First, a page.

Possibly inhabited by earlier people, Doncaster grew up at the site of a Roman fort constructed in the 1st century at a crossing of the River Don. The 2nd century Antonine Itinerary and the early 5th century Notitia Dignitatum (Register of Dignitaries) called this fort Danum. The first section of the road to the Doncaster fort had probably been constructed since the early 50s, while a route through the north Derbyshire hills was opened in the latter half of the 1st century, possibly by Governor Gn. Julius Agricola during the late 70s. Doncaster provided an alternative direct land route between Lincoln and York. The main route between Lincoln and York was Ermine Street, which required parties to break into smaller units to cross the Humber in boats. As this was not always practical, the Romans considered Doncaster to be an important staging post. The Roman road through Doncaster appears on two routes recorded in the Antonine Itinerary. The itinerary include the same section of road between Lincoln and York, and list three stations along the route between these two coloniae. Routes 7 and 8 (Iter VII & VIII) are entitled "the route from York to London".
Several areas of known intense archaeological interest have been identified in the town, although many—in particular St Sepulchre Gate—remain hidden under buildings. The Roman fort is believed to have been located on the site that is now covered by St George's Minster, next to the River Don. The Doncaster garrison units are named in the Register produced near the end of Roman rule in Britain: it was the home of the Crispinian Horse, presumably named because it was originally recruited from among the tribes living near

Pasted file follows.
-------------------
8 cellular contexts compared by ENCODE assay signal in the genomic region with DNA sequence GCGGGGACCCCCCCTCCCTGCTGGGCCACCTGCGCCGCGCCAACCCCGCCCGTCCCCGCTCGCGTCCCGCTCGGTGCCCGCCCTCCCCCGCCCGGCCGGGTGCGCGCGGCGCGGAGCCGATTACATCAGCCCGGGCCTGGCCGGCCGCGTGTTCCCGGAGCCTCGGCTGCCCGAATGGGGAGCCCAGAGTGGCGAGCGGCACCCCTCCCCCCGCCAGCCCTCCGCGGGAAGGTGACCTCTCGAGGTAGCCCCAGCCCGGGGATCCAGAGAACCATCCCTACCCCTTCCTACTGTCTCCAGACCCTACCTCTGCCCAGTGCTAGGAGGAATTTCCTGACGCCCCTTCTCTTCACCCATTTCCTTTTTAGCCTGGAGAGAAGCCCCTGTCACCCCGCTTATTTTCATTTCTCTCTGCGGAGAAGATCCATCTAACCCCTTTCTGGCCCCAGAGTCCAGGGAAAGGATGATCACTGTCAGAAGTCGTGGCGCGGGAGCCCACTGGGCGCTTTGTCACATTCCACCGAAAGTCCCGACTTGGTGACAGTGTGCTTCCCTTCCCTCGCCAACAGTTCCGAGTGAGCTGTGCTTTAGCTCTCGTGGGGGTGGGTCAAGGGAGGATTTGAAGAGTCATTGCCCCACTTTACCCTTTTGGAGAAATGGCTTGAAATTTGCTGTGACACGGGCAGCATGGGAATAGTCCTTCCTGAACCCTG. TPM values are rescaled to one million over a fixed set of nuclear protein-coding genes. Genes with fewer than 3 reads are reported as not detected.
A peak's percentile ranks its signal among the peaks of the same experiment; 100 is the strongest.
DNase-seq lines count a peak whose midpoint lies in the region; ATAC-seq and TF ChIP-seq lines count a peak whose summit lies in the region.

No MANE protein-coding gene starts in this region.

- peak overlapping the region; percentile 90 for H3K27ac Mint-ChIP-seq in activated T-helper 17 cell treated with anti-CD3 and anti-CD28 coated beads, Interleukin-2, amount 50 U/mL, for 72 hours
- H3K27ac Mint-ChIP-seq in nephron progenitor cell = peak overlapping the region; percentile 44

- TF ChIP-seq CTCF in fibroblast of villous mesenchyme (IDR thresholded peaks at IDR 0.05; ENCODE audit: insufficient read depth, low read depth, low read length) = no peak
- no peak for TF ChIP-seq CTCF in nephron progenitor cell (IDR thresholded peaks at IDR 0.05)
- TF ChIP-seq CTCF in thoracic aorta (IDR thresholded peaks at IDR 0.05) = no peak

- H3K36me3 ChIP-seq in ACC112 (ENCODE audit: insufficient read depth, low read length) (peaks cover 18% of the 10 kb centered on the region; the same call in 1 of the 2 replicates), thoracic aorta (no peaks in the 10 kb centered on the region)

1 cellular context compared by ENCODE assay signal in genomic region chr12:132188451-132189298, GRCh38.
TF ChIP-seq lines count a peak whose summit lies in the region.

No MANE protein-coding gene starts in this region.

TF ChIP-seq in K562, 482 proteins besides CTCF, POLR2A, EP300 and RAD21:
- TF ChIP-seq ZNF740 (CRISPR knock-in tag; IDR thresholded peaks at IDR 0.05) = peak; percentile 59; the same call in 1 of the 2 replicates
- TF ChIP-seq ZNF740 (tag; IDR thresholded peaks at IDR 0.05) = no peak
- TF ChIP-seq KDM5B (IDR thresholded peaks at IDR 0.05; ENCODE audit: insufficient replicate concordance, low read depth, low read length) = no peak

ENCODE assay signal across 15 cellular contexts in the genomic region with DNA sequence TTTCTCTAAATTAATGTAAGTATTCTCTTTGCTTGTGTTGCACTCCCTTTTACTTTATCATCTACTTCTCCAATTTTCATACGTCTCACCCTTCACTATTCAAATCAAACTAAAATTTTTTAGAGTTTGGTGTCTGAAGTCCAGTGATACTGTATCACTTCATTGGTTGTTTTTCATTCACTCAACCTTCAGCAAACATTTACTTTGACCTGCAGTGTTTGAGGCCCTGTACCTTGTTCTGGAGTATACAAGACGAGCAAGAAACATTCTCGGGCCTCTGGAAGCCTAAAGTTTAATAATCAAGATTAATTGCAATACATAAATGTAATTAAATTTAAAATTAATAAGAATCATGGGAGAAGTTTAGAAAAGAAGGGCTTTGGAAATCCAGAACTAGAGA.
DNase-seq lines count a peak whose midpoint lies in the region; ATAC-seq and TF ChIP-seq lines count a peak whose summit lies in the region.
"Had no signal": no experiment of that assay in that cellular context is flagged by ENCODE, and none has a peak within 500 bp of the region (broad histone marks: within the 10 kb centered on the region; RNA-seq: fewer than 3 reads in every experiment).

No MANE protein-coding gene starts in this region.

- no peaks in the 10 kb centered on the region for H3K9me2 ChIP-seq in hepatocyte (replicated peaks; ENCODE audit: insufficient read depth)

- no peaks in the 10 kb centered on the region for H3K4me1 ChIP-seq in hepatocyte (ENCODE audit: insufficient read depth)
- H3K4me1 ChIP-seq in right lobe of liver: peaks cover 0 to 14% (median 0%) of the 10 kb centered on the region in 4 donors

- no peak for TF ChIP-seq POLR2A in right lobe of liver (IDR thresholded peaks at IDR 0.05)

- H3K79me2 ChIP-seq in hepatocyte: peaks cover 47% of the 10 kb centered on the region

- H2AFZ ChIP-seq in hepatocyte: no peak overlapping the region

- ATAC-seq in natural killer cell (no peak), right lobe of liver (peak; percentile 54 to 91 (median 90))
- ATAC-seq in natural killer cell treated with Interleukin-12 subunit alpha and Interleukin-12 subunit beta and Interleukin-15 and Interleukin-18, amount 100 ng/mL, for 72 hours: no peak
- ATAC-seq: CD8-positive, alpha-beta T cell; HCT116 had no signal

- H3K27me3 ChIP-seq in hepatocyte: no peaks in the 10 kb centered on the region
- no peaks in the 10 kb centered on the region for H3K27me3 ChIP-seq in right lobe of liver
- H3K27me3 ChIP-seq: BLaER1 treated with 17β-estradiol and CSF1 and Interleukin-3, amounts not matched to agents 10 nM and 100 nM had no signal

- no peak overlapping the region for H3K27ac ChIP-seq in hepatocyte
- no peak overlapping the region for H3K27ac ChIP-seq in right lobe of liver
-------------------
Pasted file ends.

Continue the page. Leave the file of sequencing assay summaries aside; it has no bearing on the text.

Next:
Crispiana in Pannonia Superior (near present-day Zirc in western Hungary), but possibly owing to Crispus, son of Constantine the Great, being headquartered there while his father was based in nearby York. The Register names the unit as under the command of the "Duke of the Britons".
Map showing the boundary of the fortified Medieval township of Doncaster with four Gates
Doncaster is generally believed to be the Cair Daun listed as one of the 28 cities of Britain in the 9th century History of the Britons traditionally attributed to Nennius. It was certainly an Anglo-Saxon burh, during which period it received its present name: "Don-" (Old English: Donne) from the Roman settlement and river and "-caster" (-ceaster) from an Old English adaptation of the Latin castra ("military camp; fort"). The settlement was mentioned in the 1003 will of Wulfric Spott. Shortly after the Norman Conquest, Nigel Fossard refortified the town and constructed Conisbrough Castle. By the time of the Domesday Book, Hexthorpe in the wapentake of Strafforth was described as having a church and two mills. The historian David Hey says that these facilities represent the settlement at Doncaster. He also suggests that the street name Frenchgate indicates that Fossard invited fellow Normans to trade in the town. Doncaster was ceded to Scotland in the Treaty of Durham; it was never formally returned to England.
12th century Conisbrough Castle, open to the public and property of English Heritage
As the 13th century approached, Doncaster matured into a busy town; in 1194 King Richard I granted it national recognition with a town charter. Doncaster had a disastrous fire in 1204, from which it slowly recovered. At the time, buildings were built of wood, and open fireplaces were used for cooking and heating. Fire was a constant hazard.
Norman church of St Mary Magdalene, at demolition in 1846
In 1248, a charter was granted for Doncaster's market to be held around the Church of St Mary Magdalene, built in Norman times. In the 16th century, the church was adapted for use as the town hall. It was finally demolished in 1846. Some 750 years on, the market continues to operate, with its busy traders located both under cover, at the 19th-century 'Corn Exchange' building (1873) and in outside stalls. The Corn Exchange was extensively rebuilt in 1994 after a major fire.